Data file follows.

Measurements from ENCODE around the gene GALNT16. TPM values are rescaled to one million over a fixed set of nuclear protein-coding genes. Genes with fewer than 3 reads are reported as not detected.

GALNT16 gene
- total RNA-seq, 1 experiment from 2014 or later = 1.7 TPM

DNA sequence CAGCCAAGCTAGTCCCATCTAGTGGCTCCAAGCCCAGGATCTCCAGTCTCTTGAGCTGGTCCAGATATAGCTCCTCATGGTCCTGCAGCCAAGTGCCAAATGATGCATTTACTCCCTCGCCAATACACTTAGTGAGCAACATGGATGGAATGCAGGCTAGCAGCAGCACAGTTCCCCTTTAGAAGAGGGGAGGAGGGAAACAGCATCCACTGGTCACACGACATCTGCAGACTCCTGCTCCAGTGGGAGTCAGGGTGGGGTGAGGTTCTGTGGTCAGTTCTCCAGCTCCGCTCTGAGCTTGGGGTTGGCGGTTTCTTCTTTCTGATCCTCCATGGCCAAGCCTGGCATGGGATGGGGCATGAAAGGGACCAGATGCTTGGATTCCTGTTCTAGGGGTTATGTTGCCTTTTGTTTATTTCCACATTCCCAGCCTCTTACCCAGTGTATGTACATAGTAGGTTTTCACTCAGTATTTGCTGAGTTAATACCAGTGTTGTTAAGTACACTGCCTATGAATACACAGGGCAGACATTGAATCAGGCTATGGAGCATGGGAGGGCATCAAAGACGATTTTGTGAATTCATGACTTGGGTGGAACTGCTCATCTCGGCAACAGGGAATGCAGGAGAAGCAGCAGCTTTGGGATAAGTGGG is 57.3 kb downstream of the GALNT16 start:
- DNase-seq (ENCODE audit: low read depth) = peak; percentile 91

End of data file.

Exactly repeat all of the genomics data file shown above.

Measurements from ENCODE around the gene GALNT16. TPM values are rescaled to one million over a fixed set of nuclear protein-coding genes. Genes with fewer than 3 reads are reported as not detected.

GALNT16 gene
- total RNA-seq, 1 experiment from 2014 or later = 1.7 TPM

DNA sequence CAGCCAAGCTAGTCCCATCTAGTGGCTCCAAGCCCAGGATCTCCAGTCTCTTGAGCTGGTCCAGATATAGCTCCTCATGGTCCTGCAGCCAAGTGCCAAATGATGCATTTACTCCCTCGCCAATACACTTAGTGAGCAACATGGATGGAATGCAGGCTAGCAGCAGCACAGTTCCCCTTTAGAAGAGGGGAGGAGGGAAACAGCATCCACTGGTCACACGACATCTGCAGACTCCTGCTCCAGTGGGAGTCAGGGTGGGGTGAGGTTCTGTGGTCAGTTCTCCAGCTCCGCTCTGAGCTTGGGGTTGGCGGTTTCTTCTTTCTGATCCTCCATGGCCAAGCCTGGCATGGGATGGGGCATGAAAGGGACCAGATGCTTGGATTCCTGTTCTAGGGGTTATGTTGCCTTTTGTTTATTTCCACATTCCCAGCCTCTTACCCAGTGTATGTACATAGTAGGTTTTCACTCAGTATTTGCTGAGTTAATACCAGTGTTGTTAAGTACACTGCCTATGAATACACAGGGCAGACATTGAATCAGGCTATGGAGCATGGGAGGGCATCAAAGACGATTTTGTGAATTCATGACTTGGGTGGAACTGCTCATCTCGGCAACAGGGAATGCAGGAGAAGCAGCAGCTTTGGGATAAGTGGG is 57.3 kb downstream of the GALNT16 start:
- DNase-seq (ENCODE audit: low read depth) = peak; percentile 91